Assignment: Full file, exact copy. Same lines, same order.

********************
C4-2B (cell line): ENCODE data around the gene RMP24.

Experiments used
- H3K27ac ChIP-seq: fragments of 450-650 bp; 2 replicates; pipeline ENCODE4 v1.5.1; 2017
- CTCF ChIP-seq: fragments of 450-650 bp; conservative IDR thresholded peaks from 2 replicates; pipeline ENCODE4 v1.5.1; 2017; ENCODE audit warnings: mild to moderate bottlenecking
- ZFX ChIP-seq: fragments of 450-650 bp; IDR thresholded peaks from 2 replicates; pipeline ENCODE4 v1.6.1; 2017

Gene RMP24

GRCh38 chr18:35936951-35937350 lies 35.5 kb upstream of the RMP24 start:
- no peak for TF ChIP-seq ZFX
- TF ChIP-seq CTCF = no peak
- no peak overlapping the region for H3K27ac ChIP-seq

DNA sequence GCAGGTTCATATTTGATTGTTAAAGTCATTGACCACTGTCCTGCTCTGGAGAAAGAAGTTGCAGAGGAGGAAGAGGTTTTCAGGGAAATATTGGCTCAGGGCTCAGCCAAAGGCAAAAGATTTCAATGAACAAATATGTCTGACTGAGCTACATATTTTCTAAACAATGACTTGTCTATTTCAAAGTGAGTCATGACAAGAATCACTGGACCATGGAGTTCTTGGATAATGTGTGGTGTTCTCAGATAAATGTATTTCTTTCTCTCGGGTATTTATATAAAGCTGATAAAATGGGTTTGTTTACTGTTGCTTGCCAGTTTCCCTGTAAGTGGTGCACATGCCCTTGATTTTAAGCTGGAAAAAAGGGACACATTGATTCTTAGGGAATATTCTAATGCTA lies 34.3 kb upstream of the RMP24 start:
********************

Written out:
C4-2B (cell line): ENCODE data around the gene RMP24.

Experiments used
- H3K27ac ChIP-seq: fragments of 450-650 bp; 2 replicates; pipeline ENCODE4 v1.5.1; 2017
- CTCF ChIP-seq: fragments of 450-650 bp; conservative IDR thresholded peaks from 2 replicates; pipeline ENCODE4 v1.5.1; 2017; ENCODE audit warnings: mild to moderate bottlenecking
- ZFX ChIP-seq: fragments of 450-650 bp; IDR thresholded peaks from 2 replicates; pipeline ENCODE4 v1.6.1; 2017

Gene RMP24

GRCh38 chr18:35936951-35937350 lies 35.5 kb upstream of the RMP24 start:
- no peak for TF ChIP-seq ZFX
- TF ChIP-seq CTCF = no peak
- no peak overlapping the region for H3K27ac ChIP-seq

DNA sequence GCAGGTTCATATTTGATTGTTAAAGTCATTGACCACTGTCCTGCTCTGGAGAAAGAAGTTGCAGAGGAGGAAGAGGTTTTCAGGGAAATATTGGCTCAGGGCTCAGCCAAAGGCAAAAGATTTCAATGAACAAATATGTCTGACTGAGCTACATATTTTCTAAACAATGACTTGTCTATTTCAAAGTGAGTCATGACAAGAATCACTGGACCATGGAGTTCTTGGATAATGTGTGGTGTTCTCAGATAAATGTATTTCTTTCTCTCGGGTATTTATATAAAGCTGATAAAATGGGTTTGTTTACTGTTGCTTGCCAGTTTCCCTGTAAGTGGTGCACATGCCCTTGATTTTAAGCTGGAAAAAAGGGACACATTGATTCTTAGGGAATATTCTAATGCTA lies 34.3 kb upstream of the RMP24 start: